Andrew and his brother Simon Peter were apparently natives of Bethsaida but when Jesus met them they were living in Capernaum. The brothers were partners and commercial fishermen. They were friends of and possibly part-time partners with another pair of brothers, also fishermen, James and John. These four, and perhaps others, went on a trip south, probably to where the River Jordan empties into the Dead Sea. They went to hear John the Baptist. According to the Gospel of St. John account of Andrews first meeting with Jesus, one day when Andrew and another were with the Baptizer, Jesus walked by. John the Baptizer identified Jesus to Andrew and his companion as “The Lamb of God” (John 1:29). Andrew and his companion left John and began following Jesus around.
Then Jesus turned, and saw them following, and He said unto them, “What seek ye?” They said unto Him, “Rabbi (which is to say, being interpreted, Master), where dwellest thou?” He saith unto them, “Come and see.” They came and saw where He dwelt and abode with Him that day, for it was about the tenth hour. One of the two that heard John speak, and followed him, was Andrew, Simon Peter’s brother. He first findeth his own brother, Simon, and saith unto Him, “We have found the Messiah,” which is being interpreted, the Christ. And he brought him to Jesus.” (John 1: 35-42)
A second occasion when Andrew is recorded as having brought others to Jesus is a part of the miracle when Jesus fed the five thousand. Jesus’ preaching and miracles had held a great crowd until it was late in the day. Jesus expressed concern that the multitude had had nothing to eat and hinted to Philip that someone should go to town and buy Bread for them. Philip was overcome at the probably high cost of any such move. At this point, Andrew brought to Jesus a small boy who had a few small loaves and two small fish. Andrew almost apologizes for having done so, saying “But what is so little among so many?” (John 6: 8-9) Jesus took charge, multiplied the loaves and fishes and fed the five thousand.
Though Biblical information on Andrew is scant, tradition is not.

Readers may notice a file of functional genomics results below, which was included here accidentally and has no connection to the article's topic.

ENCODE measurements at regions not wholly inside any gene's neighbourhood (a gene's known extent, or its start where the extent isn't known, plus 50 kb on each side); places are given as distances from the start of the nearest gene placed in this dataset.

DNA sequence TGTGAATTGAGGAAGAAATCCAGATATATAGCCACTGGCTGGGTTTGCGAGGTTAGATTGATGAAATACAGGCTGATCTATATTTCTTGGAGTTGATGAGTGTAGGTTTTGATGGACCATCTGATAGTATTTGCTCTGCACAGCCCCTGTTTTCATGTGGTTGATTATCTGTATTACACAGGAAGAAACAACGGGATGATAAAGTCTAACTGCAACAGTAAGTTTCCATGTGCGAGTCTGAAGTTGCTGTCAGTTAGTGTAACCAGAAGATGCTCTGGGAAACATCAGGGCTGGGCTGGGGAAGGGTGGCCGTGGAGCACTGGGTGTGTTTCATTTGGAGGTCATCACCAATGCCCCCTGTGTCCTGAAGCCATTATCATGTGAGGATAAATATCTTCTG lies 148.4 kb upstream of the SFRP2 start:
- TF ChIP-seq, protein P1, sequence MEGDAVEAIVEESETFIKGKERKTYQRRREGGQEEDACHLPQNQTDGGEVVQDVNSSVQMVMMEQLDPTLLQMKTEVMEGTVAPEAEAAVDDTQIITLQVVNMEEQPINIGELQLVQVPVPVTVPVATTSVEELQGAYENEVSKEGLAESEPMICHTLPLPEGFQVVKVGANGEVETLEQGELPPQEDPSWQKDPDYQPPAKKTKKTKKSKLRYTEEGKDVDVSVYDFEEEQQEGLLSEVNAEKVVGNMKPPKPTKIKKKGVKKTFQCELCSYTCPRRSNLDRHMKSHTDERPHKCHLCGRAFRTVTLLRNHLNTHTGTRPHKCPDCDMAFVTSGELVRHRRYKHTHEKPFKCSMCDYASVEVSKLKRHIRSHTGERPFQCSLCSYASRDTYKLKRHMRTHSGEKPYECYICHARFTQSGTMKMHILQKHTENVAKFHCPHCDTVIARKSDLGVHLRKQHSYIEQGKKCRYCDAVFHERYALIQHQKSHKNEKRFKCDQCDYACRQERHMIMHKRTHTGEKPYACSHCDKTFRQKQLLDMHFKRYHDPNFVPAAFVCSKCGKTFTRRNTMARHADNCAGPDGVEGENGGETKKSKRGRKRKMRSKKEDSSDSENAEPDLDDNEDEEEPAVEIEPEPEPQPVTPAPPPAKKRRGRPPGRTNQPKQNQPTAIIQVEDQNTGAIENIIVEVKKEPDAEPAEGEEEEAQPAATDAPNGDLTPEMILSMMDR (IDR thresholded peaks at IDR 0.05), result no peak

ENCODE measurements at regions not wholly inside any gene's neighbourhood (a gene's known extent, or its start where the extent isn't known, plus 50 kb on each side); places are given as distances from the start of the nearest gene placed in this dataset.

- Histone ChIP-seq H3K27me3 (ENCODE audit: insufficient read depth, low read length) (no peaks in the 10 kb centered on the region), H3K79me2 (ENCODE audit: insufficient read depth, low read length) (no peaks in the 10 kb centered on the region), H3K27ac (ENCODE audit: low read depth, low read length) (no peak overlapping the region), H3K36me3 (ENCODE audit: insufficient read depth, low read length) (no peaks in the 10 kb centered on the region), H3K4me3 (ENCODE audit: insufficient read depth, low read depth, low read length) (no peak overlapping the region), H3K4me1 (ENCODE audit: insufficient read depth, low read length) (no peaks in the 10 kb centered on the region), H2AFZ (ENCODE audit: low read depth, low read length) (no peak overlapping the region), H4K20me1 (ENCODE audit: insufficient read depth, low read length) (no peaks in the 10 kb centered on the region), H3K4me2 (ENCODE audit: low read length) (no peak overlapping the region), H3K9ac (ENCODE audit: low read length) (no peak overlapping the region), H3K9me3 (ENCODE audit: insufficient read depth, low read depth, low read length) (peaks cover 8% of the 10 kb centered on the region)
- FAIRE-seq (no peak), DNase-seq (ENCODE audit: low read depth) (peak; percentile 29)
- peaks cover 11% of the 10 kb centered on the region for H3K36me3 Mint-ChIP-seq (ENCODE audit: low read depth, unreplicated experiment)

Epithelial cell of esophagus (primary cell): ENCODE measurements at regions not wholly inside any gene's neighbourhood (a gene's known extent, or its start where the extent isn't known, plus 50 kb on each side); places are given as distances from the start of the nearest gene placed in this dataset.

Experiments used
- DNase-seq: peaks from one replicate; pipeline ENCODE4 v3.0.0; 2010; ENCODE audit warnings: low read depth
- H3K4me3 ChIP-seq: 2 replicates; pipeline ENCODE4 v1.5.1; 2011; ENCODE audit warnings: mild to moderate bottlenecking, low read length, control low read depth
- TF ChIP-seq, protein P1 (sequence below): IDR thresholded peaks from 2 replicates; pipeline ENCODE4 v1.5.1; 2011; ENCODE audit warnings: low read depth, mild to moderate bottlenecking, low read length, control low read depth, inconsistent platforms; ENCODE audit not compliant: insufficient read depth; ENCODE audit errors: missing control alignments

Tradition makes Andrew a preacher in many lands – widely among the nations south of the Black Sea and especially in Scythia, north of the sea. The ancient world deemed the Scythians as absolutely the worst in savagery. Bengel describes them as “more barbarous than the barbarians.” Josephus says they were “little different than wild beasts.” Even so, tradition affirms that Andrew caused many Scythians to know Jesus. As Scythia lay in what has become southern Russia, Andrew is, to many, the Patron saint of Russian Christians.
After Scythia, Andrew returned to Greece and journeyed to the seaport of Patras, some seventy miles west of Corinth. There Andrew took up preaching the story of Jesus. A Greek Christian told Andrew of the apparently terminal illness of the Governor’s wife. The Governor, Aegeates, waited with sword in hand to kill himself should she die. Andrew went to her and was instrumental in her miraculous healing. She became a Christian. Aegeates’ brother had a highly prized servant who was seriously and painfully ill. Andrew went to this servant and the servant, also, was miraculously healed. Aegeates brother also became a Christian as a result.
Governor Aegeates was enraged over these two defections to the Christian faith from the pagan philosophy which he, as Governor, had established as the state religion. He had Andrew arrested. Some tradition holds that Andrew was given the opportunity to clear himself by renouncing Jesus and accepting the pagan god of Aegeates but that Andrew refused. The sentence was death by crucifixion with the further stipulation that, to prolong the agony, Andrew was to be tied, not nailed, to his cross. Andrew, feeling unworthy to die on the same type cross his Lord Jesus died upon, asked that his cross be an X-cross. Andrews request was granted. Whereupon, St. Andrew was stripped, scourged and duly tied to lis X-cross. He lingered for two days. All the while he urged Christians to be constant in the faith. He finally died of pain, exposure and exhaustion.